Msgr. Heße was born in 1966 in a suburb of Cologne. Aged 48, he will be the youngest ordinary of a German diocese, and by far the youngest archbishop. He studied philosophy and theology in Bonn and Regensburg and was ordained a priest in 1993, by Cardinal Joachim Meisner. From 1993 to 1997 he worked in the parish in Bergheim, just west of Cologne, and from 1997 to 2003 he was a tutor at the archdiocesan seminary in Bonn, which was headed at the time by Msgr. Rainer Maria Woelki, the current archbishop of Cologne. In 2001 he became a doctor of theology. He led the pastoral care office of the archdiocese from 2003 to 2005 and was diocesan representative for radio and television until 2012. Msgr. Heße received the honorary titles of Chaplain of His Holiness and 2005 and Honorary Prelate in 2010. He subsequently became substitute to the vicar general and head of the personnel department of the archdiocese in 2006. In 2011 he joined the cathedral chapter. When Dominik Schwaderlapp became an auxiliary bishop of Cologne, Msgr. Heße succeeded him as vicar general. He was confirmed in that office after Cardinal Woelki became the new archbishop of Cologne in 2014.

Reputation, as fickle as that can be, indicates that Msgr. Heße is somewhat liberal, if such a qualification has any merit, and he has been generally praised for his work towards financial transparency of the Archdiocese of Cologne, an example that has since been followed by several other dioceses in Germany. In Hamburg he inherits a diaspora Church where ecumenical contacts are much valued. This is also visible in Hamburg’s best-known sainthood cause: that of the Martyrs of Lübeck, three Catholics priests and one Lutheran pastor, who were beheaded in 1943 for listening to enemy broadcasts, treason and demoralisation. Eyewitness reports state that there blood ran together on  the floor, which has since been seen as a potent symbol of ecumenism, not least by Pope Francis.

Msgr. Heße became known to the wider world when he was elected as diocesan administrator following the retirement of Cardinal Meisner, and it is said that his was one of the names on the final list from which the cathedral chapter elected the new archbishop. An archbishop he eventually becomes, if a bit farther from home than originally intended.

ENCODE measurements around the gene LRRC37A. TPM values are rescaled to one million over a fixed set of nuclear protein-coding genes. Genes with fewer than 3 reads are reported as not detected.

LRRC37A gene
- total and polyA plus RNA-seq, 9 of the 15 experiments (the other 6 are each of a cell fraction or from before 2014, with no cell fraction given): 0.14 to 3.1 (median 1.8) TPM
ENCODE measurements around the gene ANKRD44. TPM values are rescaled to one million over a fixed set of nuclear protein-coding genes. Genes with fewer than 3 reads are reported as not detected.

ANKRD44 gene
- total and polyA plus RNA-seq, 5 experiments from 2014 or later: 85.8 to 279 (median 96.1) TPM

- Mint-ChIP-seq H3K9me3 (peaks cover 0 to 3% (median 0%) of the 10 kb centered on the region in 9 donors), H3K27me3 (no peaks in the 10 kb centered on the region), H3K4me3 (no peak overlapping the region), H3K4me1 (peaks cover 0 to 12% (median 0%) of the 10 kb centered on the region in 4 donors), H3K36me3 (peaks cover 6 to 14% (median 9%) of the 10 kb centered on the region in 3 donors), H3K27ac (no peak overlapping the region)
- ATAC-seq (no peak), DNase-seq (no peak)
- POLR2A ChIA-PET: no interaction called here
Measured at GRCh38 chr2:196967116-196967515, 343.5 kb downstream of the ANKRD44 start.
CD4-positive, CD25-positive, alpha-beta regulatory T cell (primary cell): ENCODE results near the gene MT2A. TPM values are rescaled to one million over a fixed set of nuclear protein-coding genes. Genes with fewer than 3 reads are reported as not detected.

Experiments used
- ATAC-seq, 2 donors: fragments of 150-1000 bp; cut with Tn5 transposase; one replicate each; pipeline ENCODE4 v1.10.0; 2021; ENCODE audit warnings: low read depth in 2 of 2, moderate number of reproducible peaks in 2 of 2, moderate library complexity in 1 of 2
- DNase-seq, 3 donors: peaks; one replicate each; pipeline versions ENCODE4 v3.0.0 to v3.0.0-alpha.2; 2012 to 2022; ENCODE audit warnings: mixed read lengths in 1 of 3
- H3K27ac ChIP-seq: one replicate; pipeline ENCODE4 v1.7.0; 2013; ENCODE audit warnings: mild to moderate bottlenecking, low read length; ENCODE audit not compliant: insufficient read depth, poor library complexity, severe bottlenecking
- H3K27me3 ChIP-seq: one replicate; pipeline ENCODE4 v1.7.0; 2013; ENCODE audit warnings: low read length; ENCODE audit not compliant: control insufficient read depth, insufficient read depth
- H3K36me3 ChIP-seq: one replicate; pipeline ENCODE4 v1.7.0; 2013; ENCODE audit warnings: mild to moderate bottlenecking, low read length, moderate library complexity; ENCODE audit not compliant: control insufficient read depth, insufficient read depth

The consecration and installation of the new archbishop will be on 14 March.

As an aside, this is the third Stefan to be appointed as a bishop in Germany in less than a year, following Bishop Stefan Oster of Passau and Archbishop Stephan Burger of Freiburg.

schwaderlapp hesse

^Msgr. Stefan Heße with Cologne auxiliary Bishop Dominik Schwaderlapp, whom he succeeded as vicar general, during the German Bishops’ Conference spring plenary of 2014.

Guessing at the future – what the new Curia may look like

cardinals curiaThere are persistent rumours that the reforms of the Roman Curia will soon enter a new phase as several councils will be merged into two congregations. And the preliminary steps for the new phase have already been taken in recent months.

Rumours are rumours, and we should be careful with them. We don’t know when and if changes will take place,nor do we know what they will look like. But we can guess…

Two recent personnel changes shed some light on possible future changes in the Curia. Cardinal Robert Sarah was moved from the presidency of the Pontifical Council “Cor Unum” to become Prefect of the Congregation for Divine Worship, and Bishop Mario Toso left his position as Secretary of the Pontifical Council for Justice and Peace to become bishop of Faenza-Modigliana. Neither prelate has yet been succeeded in their previous positions, and it may be that there will not be a successor. Both “Cor Unum” and Justice and Peace are rumoured to be merged into a larger Congregation for Justice and Peace, together with the Pontifical Councils for the Pastoral Care of Migrants and for Pastoral Assistance to Health Care Workers.

turksonCardinal Sarah and Bishop Toso have been reassigned, but that leaves several other prelates without a clear place to go. For now at least. Candidates for the position of Prefect of the new congregation would, in my opinion, be Cardinal Peter Turkson (pictured), who now heads the Pontifical Council for Justice and Peace, or possibly Archbishop Zygmunt Zimowski, who is now the president of the Health Care council. Both are about the same age (Turkson is 66, Zimowski 65) and about the same number of years in the Curia behind them. The other option for both of them is a return to their native country, something that Pope Francis seems to prefer. In Ghana, Cardinal Turkson’s native country, the only vaguely likely option is a return to the Archdiocese of Cape Coast, where he was archbishop from 1992 to 2009. Cape Coast’s current Archbishop, Matthias Nketsiah, turns 75 in 2017. Not a very likely prospect, in my opinion.